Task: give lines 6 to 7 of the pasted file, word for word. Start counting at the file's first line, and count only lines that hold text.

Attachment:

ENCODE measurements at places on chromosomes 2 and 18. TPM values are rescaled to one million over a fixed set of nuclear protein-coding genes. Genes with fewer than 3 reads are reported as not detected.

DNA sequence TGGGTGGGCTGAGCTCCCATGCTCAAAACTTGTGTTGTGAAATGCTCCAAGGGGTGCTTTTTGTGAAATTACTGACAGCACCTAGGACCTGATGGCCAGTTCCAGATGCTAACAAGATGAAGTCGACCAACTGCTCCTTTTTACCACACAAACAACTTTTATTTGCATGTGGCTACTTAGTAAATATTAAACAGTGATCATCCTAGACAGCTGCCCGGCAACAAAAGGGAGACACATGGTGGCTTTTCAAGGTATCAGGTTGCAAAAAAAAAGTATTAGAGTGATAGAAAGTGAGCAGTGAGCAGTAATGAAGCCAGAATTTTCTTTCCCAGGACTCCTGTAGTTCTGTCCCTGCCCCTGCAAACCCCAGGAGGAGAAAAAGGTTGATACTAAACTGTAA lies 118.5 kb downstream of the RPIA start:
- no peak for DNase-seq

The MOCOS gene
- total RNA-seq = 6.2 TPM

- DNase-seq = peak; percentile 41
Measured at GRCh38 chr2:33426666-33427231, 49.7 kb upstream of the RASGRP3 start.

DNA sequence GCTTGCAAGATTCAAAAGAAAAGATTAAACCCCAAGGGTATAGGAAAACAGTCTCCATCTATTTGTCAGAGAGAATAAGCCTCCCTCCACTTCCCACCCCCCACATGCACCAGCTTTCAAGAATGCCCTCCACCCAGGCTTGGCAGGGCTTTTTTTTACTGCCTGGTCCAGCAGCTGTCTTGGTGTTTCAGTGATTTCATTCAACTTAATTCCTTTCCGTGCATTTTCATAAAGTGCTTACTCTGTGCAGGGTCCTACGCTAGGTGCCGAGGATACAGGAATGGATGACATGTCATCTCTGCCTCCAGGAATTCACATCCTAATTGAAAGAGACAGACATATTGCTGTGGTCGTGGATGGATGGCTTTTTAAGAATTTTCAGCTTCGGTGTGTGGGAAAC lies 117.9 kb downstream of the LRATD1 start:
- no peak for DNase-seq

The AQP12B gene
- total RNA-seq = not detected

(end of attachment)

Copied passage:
- DNase-seq = peak; percentile 41
Measured at GRCh38 chr2:33426666-33427231, 49.7 kb upstream of the RASGRP3 start.